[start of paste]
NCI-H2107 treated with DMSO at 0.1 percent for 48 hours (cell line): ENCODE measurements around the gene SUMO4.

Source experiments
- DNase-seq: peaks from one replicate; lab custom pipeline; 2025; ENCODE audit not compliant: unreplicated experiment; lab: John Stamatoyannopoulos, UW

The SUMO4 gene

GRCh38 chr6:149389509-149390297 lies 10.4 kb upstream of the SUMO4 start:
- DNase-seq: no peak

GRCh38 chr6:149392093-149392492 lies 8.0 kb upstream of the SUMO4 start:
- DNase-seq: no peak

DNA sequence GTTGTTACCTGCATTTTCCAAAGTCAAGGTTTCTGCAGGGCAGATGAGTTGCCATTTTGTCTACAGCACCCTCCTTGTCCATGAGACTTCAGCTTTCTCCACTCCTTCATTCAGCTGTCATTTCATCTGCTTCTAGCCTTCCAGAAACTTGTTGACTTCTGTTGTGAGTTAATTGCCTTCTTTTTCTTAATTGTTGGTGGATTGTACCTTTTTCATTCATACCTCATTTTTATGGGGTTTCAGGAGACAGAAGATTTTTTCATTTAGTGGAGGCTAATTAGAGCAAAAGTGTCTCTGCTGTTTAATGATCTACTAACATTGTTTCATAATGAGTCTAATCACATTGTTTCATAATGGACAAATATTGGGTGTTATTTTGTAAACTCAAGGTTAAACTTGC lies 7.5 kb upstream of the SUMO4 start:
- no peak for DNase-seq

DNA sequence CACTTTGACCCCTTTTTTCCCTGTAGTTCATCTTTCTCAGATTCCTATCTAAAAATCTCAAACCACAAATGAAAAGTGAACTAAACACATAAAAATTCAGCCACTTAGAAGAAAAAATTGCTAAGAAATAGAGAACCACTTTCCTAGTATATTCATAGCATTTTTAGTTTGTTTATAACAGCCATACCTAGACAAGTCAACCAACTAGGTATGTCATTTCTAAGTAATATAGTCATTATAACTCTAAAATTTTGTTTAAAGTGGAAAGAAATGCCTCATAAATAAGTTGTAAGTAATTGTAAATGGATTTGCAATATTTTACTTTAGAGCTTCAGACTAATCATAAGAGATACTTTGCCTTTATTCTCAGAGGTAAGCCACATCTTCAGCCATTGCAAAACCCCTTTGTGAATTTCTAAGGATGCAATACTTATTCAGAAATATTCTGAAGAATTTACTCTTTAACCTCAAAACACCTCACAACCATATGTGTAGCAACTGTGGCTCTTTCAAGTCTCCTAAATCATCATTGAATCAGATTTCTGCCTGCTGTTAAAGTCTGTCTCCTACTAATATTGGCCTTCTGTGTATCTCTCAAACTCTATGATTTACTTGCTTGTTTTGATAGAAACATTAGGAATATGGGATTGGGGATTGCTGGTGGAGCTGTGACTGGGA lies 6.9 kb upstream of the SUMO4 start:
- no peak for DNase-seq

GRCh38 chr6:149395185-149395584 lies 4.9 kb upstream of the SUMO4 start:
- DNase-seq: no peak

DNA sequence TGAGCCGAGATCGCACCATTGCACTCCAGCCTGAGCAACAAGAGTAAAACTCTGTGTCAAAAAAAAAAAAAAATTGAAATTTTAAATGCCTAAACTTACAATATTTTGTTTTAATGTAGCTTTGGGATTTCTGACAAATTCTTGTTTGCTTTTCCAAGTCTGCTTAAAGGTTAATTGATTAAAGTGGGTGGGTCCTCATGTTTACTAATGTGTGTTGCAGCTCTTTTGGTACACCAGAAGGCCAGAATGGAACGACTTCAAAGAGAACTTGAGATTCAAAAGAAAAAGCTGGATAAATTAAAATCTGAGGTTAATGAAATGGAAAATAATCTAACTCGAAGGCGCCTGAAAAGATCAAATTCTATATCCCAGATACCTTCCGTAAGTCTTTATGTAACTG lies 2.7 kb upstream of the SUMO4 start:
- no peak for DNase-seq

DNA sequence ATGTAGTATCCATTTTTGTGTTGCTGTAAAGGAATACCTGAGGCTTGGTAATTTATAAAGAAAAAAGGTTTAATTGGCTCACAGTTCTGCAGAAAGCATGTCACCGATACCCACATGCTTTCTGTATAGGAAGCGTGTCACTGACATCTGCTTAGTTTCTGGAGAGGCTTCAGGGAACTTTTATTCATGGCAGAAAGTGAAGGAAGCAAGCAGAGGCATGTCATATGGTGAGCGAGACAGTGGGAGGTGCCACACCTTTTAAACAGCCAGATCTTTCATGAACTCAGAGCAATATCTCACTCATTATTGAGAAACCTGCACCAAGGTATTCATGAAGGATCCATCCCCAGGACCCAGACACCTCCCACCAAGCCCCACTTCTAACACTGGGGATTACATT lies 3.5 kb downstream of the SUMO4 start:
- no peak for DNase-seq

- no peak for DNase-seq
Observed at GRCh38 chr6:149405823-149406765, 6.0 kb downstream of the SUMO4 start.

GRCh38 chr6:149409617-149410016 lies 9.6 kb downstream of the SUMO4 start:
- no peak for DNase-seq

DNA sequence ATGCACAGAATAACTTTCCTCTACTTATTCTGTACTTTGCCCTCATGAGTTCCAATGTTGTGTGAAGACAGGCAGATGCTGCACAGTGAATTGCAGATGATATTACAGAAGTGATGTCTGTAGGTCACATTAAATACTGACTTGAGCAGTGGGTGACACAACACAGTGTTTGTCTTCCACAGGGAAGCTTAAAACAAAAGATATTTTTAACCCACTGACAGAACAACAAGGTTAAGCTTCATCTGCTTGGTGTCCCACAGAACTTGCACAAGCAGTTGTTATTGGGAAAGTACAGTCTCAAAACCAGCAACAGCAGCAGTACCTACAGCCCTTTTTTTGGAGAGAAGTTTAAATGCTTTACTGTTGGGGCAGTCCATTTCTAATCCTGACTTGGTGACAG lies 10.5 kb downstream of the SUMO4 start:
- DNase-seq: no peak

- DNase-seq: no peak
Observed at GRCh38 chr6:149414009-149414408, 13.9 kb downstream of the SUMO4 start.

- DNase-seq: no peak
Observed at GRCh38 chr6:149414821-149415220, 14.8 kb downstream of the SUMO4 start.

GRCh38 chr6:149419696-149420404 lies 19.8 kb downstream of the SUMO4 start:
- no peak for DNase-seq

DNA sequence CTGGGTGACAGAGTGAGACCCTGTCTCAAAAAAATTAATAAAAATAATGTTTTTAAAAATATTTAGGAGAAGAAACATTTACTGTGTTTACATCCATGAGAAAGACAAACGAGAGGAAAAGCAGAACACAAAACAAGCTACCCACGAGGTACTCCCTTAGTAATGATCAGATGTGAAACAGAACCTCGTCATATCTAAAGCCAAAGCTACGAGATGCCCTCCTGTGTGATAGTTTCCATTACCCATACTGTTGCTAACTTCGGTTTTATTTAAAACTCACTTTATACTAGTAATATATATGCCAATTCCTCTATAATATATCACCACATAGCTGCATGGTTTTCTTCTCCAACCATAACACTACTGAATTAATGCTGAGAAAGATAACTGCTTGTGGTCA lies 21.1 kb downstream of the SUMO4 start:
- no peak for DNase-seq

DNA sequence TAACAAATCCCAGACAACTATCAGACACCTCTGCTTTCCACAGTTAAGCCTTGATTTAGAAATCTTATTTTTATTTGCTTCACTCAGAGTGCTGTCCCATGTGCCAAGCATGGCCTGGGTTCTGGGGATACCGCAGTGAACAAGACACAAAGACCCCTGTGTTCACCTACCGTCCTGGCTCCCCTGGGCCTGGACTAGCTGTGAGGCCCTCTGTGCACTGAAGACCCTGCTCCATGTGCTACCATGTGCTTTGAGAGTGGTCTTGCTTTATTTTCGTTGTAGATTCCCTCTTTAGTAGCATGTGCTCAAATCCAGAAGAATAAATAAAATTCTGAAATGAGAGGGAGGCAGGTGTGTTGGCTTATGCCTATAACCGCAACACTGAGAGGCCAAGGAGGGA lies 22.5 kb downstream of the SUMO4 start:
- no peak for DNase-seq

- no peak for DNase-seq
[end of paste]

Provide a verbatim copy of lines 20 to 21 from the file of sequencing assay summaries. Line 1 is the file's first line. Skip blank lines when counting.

Observed at GRCh38 chr6:149405823-149406765, 6.0 kb downstream of the SUMO4 start.

GRCh38 chr6:149409617-149410016 lies 9.6 kb downstream of the SUMO4 start: